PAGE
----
You are currently browsing the category archive for the ‘plotting’ category.

torn between two lovers...

torn between two lovers...

Those of you who have been reading the Lakeshore Chronicles have met Daisy in every book, but her whole story hasn’t been told…until tomorrow, the official pub date of MARRYING DAISY BELLAMY. It’s a very cool story, if I do say so myself.

In Lakeshore Christmas (2009), her story progresses, but again it’s only a secondary plot, so we don’t get to dig too deep.

Daisy’s juggling single motherhood, school and career. And because this is a Wiggs book, she is looking for love. Her dilemma? Does she want to find it with Logan, the father of her child? Or with Julian, the sexy adrenalin junkie who first captivated her when they were in high school?

MY dilemma in Lakeshore Christmas was how far to take the storyline. I can’t reveal who she chooses, but I needed to play fair with the reader. It was tricky. What do you think? Should she choose Logan? Julian? Or what about Zach, the steadfast best friend? Or someone brand new and unexpected?

Well, Daisy made her choice, but it wasn’t easy. Early reviews are good, bless you reviewers, and most of them non-spoilerish.

Deborah Bouziden: How do you plot? Use an outline? What are your most common plot problems and how do you handle them? Have you ever had a plot disaster or crisis? How did you handle it? Do you advise outlining? Why or why not?

work-in-progress

work-in-progress

SW: I plot the way I put together characters, cobbling together shiny bits and pieces that interest me, and assembling them into a story arc. I have the common problem of not thinking things through to their logical conclusion until it’s too late to change. I have a plot disaster or crisis in every effing book! I handle it by swearing!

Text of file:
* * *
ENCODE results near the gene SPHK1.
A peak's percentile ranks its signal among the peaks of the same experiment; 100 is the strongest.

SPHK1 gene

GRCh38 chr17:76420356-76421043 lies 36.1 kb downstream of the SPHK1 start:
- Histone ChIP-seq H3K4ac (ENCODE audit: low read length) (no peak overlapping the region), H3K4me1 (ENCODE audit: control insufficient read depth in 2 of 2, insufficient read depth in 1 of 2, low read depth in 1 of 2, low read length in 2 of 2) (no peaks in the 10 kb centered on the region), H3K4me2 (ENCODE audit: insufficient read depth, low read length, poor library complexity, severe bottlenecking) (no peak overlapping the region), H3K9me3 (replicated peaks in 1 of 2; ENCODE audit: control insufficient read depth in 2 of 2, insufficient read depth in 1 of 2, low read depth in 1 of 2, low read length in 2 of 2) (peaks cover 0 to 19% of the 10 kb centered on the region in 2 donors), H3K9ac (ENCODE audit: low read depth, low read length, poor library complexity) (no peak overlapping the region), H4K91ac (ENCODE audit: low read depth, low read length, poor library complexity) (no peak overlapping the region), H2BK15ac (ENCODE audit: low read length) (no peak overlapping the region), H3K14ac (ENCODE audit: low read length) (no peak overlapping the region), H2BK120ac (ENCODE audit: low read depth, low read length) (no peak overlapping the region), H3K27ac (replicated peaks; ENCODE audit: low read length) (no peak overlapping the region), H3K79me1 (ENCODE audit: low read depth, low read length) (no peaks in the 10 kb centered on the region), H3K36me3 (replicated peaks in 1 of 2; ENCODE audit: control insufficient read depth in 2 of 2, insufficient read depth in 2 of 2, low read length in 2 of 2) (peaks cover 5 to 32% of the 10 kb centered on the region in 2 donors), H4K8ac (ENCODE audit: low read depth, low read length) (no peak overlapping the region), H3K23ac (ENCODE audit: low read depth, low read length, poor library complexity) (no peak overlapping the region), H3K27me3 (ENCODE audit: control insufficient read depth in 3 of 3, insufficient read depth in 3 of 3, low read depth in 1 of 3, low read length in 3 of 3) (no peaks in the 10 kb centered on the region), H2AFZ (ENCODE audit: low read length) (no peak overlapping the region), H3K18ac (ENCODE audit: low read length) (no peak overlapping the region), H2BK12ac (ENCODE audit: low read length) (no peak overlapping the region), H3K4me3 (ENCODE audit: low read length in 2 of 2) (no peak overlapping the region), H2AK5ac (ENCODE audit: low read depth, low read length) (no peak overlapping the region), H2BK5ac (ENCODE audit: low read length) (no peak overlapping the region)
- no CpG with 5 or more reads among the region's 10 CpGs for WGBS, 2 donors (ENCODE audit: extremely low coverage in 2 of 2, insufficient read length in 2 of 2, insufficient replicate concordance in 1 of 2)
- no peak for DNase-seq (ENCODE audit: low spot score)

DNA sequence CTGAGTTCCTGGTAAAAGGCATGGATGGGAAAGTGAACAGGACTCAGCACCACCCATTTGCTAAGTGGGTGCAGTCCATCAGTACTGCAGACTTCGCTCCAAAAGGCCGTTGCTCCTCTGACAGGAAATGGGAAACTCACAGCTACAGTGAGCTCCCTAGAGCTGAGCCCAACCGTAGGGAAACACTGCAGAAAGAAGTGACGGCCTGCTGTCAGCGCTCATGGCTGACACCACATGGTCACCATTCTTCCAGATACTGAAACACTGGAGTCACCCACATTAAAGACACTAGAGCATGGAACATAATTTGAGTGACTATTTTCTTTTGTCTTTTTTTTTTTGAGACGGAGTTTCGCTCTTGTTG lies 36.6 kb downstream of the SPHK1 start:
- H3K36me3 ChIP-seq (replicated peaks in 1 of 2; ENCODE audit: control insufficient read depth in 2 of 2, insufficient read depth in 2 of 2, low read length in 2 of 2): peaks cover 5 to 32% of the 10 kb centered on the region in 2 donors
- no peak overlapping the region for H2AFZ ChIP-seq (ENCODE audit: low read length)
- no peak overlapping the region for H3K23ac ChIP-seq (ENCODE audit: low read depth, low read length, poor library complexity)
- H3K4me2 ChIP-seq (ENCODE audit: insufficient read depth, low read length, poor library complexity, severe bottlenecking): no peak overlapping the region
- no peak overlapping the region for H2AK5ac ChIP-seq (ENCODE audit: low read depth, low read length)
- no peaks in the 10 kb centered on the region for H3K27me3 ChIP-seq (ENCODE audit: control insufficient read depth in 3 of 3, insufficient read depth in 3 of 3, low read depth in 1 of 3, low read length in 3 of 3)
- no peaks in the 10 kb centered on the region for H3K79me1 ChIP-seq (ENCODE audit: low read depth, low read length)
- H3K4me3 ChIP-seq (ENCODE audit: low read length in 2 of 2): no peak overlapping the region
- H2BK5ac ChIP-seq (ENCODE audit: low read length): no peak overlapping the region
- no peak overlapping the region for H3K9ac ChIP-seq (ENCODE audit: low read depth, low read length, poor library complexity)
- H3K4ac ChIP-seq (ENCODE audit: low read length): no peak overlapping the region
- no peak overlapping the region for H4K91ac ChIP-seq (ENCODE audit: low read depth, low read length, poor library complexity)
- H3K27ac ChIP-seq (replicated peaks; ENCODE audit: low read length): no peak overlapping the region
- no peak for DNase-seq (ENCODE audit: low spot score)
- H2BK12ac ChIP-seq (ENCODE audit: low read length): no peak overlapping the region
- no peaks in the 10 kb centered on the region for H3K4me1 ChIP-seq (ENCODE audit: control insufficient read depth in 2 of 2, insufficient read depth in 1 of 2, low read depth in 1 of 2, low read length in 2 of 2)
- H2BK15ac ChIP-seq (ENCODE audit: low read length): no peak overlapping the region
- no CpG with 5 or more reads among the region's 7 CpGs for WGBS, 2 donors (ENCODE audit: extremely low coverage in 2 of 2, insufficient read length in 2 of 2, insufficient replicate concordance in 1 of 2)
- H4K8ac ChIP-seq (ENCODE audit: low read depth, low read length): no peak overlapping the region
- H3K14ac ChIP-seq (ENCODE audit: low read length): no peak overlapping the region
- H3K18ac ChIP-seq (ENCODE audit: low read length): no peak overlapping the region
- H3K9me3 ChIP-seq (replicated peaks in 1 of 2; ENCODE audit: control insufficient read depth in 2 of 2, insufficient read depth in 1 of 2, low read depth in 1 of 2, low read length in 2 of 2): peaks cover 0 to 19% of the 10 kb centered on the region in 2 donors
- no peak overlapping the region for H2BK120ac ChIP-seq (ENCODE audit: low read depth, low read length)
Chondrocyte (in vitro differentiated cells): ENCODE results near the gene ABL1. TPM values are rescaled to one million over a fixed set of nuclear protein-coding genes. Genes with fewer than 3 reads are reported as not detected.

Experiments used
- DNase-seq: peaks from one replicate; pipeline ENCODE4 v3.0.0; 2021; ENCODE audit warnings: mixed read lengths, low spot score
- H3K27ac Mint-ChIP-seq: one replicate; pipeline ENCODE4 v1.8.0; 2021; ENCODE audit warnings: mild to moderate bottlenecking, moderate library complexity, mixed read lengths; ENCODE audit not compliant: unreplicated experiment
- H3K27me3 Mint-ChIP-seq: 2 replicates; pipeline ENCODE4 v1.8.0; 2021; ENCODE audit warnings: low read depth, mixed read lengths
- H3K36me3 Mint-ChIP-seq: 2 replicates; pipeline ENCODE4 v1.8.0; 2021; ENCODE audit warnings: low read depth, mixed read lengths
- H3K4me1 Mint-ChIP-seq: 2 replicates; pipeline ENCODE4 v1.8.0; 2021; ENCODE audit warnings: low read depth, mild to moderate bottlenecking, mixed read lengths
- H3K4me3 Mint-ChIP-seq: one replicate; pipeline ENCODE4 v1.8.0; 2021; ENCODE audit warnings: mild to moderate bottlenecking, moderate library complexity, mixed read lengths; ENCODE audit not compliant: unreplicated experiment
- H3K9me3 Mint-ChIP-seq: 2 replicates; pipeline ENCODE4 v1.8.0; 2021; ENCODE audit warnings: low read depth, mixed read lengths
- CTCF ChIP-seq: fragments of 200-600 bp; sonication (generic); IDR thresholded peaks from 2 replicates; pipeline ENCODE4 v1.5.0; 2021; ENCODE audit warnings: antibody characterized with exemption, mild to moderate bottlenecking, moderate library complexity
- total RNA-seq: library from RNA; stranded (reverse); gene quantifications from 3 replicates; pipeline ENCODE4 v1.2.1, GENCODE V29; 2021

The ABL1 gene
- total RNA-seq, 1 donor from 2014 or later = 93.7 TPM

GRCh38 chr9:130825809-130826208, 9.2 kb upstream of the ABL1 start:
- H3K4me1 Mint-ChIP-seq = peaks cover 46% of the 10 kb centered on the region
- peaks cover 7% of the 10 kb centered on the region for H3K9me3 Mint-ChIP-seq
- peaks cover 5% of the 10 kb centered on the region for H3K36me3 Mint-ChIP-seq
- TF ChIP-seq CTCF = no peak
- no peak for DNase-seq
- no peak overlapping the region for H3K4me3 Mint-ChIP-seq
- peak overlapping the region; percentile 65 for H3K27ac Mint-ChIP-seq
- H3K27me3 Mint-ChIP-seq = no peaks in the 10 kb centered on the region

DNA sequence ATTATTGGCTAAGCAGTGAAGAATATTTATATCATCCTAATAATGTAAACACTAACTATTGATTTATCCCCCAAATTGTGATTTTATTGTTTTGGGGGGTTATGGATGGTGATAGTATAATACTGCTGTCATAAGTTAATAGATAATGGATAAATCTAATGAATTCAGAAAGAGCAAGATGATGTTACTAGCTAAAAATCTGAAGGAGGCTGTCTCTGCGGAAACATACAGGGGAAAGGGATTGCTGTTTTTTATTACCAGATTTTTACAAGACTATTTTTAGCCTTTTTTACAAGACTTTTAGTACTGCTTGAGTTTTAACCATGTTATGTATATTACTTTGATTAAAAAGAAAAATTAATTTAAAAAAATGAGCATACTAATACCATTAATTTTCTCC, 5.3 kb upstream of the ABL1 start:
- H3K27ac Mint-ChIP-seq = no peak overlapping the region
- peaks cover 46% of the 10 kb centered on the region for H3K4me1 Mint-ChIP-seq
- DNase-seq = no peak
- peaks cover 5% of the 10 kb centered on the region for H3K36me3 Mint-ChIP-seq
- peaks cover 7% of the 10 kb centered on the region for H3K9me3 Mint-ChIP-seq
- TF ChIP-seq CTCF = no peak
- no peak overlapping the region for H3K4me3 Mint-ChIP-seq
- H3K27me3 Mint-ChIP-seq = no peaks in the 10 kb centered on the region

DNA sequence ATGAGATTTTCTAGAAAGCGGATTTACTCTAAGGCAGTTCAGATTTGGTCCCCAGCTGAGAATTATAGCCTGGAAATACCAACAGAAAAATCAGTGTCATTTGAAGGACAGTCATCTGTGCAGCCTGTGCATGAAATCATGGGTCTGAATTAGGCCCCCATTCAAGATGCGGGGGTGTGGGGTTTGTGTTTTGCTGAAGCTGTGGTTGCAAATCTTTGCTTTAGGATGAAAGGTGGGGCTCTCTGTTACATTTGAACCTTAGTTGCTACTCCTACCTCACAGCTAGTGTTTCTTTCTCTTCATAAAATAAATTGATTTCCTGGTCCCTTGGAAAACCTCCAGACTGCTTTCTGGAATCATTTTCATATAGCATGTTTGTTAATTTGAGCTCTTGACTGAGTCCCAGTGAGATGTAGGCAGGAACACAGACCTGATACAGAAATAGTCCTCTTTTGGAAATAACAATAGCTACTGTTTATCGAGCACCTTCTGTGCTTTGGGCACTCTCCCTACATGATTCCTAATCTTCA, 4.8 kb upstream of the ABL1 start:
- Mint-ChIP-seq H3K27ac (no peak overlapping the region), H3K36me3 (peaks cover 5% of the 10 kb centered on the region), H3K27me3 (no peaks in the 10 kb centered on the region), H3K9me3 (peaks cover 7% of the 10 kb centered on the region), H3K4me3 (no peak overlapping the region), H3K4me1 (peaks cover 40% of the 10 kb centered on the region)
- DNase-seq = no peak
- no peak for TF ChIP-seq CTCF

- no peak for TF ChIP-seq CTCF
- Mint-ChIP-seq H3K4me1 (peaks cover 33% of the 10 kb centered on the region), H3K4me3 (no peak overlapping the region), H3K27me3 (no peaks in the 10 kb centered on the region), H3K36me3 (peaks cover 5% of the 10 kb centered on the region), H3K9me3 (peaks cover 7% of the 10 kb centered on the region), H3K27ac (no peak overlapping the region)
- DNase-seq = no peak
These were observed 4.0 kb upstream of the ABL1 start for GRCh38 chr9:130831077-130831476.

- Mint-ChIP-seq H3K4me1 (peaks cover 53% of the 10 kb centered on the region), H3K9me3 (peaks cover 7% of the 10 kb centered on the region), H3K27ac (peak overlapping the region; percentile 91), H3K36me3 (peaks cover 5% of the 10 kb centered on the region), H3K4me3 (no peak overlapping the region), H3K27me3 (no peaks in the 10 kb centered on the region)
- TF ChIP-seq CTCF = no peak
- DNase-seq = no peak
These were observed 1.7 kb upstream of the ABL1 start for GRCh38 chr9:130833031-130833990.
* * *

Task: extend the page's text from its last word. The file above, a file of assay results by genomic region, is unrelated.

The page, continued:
Outlining can be useful at any stage. It doesn’t need to be elaborate. Just list scenes and incidents and let one step grow out of the previous one. People who don’t outline or put together a synopsis should reconsider. It’s an opportunity to brainstorm and add layers and events.

DB: What advice can you give writers about first drafts?

SW: Write from your heart, every day. Don’t worry about revisions until you have a good chunk to work on. Be fearless.

Real quick–I’m posting a free online writing workshop entitled “Plotting From the Inside Out.” In other words, how to write your way into the heart of your story. Come join in the fun!

Join me on Facebook. You won’t be sorry.

I tend to spontaneously give stuff away to readers and libraries. Join the fun here. Really.

Top Clicks

take a look at a book

Buy or borrow my books at WorldCat.org.

Search for an item in libraries near you:
Enter title, subject or author
WorldCat.org >>

Blog Stats

  • 813,465 hits

Pages

June 2020
S M T W T F S
 123456
78910111213
14151617181920
21222324252627
282930